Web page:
The Literate Kitten is up and meowing, once again, after an extended hiatus during which, we regret to say, we succumbed to the busy-ness of work and play in the modern world—to wit: We watched too much TV. We admit this as a way of reminding ourselves of how easily we can be lulled into lazy thinking and lazy living, even as we object to media saturation—the glib sound bite, the shallow summary of complex ideas, the unchallenged blurring of fact and opinion—exemplified, we think, by our illustrious elected CEO, George W. Bush, who, when asked about his reading habits, opined, “I read the newspaper.”—sloppy thinking, and the overall degradation of the English language. The Literate Kitten does not intend to consciously contribute to the growing tonnage of cultural crap, and we apologize in advance if we do not succeed. As much as anything else, this is an exercise in improving the intellectual process. We invite you along for the journey. —LK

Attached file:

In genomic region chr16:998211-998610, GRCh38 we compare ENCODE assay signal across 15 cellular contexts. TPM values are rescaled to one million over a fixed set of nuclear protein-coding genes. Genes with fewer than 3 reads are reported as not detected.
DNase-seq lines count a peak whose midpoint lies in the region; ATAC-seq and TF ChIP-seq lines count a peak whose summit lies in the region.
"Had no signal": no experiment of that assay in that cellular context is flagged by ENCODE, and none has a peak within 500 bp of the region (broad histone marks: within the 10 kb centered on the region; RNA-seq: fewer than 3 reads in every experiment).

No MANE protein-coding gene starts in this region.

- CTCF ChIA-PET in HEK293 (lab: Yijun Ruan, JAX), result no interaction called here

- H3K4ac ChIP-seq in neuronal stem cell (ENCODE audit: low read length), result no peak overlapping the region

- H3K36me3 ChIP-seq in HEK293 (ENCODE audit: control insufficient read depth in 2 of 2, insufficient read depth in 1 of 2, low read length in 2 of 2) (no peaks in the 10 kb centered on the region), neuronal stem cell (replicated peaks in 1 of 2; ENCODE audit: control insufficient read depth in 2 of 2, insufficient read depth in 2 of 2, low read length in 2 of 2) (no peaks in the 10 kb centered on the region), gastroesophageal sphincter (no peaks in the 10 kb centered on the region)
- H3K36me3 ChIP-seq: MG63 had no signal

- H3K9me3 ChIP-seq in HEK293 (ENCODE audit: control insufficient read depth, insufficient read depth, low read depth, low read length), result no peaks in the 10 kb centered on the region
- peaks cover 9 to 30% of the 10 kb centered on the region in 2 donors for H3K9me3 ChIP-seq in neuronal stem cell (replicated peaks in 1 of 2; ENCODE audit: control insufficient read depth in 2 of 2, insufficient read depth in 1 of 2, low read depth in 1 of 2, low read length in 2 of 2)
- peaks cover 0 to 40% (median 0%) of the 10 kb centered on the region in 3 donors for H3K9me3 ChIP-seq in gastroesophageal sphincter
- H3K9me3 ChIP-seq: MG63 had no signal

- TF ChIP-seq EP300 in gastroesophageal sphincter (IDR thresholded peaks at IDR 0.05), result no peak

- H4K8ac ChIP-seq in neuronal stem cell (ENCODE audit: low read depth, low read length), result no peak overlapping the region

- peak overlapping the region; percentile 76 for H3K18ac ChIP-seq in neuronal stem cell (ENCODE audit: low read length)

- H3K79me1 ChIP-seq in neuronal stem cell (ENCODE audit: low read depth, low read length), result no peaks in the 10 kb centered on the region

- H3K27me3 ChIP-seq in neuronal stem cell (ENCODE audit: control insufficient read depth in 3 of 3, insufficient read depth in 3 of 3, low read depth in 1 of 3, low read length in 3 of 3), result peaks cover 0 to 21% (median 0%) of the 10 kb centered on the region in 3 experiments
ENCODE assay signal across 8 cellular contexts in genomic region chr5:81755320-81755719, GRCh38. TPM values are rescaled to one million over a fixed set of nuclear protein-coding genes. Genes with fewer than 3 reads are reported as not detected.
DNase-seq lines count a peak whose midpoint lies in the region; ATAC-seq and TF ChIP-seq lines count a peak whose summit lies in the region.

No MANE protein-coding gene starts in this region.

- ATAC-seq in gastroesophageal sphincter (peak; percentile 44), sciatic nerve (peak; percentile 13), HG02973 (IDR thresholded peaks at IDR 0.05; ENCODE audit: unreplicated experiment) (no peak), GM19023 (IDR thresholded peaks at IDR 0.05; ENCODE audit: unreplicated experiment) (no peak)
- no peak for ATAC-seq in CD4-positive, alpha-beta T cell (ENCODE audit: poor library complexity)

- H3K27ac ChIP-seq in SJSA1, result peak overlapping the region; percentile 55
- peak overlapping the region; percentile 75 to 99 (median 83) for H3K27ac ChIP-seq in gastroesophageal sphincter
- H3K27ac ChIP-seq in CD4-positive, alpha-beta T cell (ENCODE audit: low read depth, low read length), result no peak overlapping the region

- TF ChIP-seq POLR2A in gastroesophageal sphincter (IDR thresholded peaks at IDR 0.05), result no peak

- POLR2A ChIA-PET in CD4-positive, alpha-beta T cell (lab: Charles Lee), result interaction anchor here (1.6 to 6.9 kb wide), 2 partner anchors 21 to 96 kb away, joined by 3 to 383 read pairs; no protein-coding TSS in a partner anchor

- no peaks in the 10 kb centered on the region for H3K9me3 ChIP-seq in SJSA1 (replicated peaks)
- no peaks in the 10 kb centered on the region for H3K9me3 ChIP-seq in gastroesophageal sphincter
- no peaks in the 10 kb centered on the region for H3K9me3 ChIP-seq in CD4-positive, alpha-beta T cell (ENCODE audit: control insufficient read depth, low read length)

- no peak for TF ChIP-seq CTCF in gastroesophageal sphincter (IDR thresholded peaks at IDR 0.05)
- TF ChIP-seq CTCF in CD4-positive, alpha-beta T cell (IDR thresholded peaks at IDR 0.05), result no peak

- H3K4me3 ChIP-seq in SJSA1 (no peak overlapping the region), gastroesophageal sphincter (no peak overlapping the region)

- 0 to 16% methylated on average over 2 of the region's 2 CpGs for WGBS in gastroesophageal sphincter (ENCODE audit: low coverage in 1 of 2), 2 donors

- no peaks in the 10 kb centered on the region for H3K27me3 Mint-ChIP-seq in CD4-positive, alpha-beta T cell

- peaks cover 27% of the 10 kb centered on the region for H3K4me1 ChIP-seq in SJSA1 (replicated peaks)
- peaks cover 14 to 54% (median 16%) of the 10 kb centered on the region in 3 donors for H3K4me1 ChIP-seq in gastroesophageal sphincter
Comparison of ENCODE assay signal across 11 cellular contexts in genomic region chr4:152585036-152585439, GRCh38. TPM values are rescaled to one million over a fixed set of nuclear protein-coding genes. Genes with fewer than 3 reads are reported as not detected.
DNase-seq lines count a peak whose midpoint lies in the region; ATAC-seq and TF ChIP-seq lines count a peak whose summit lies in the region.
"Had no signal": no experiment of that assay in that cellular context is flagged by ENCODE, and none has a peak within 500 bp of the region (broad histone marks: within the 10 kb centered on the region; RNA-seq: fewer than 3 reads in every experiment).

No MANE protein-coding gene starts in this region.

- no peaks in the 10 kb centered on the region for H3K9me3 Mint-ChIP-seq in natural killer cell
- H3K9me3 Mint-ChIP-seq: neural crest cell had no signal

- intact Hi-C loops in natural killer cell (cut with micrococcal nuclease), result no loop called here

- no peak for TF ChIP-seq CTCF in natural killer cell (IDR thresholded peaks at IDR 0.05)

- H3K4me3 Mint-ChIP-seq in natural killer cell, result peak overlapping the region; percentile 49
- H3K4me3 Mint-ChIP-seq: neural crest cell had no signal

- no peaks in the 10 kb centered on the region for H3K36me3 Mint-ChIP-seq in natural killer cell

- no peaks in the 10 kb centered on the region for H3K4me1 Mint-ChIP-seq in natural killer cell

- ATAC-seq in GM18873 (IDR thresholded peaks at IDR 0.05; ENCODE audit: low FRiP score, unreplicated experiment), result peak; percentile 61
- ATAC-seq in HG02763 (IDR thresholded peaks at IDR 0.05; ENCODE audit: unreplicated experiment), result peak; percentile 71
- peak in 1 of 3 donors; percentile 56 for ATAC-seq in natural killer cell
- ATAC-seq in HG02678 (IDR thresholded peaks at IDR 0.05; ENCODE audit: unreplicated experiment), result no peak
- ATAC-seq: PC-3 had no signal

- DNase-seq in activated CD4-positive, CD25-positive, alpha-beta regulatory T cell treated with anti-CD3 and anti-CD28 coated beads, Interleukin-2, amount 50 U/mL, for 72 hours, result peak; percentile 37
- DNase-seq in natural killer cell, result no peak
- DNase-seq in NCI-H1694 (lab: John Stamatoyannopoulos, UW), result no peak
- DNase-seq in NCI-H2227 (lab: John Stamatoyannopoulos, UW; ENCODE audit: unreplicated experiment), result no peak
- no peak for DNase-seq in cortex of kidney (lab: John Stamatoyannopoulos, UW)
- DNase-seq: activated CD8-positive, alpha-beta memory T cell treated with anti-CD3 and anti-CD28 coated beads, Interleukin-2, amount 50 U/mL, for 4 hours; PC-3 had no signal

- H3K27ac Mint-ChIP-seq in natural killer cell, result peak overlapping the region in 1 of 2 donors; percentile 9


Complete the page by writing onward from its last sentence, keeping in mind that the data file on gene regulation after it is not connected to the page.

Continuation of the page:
Swann’s Way: First impressions
As is my wont, I am reading several books, simultaneously. (One cannot live on Proust alone!) The list of recommended books that I’m reading appears after this entry. However, one of the lot in particular made me uneasy. Not because of its subject matter (9/11), but because the personal experiences recounted therein (the book’s raison d’etre, in fact) were so…well, ordinary. Bland. Even indifferent. Because the use of language in these first-person accounts was so…ordinary. Bland. Even indifferent.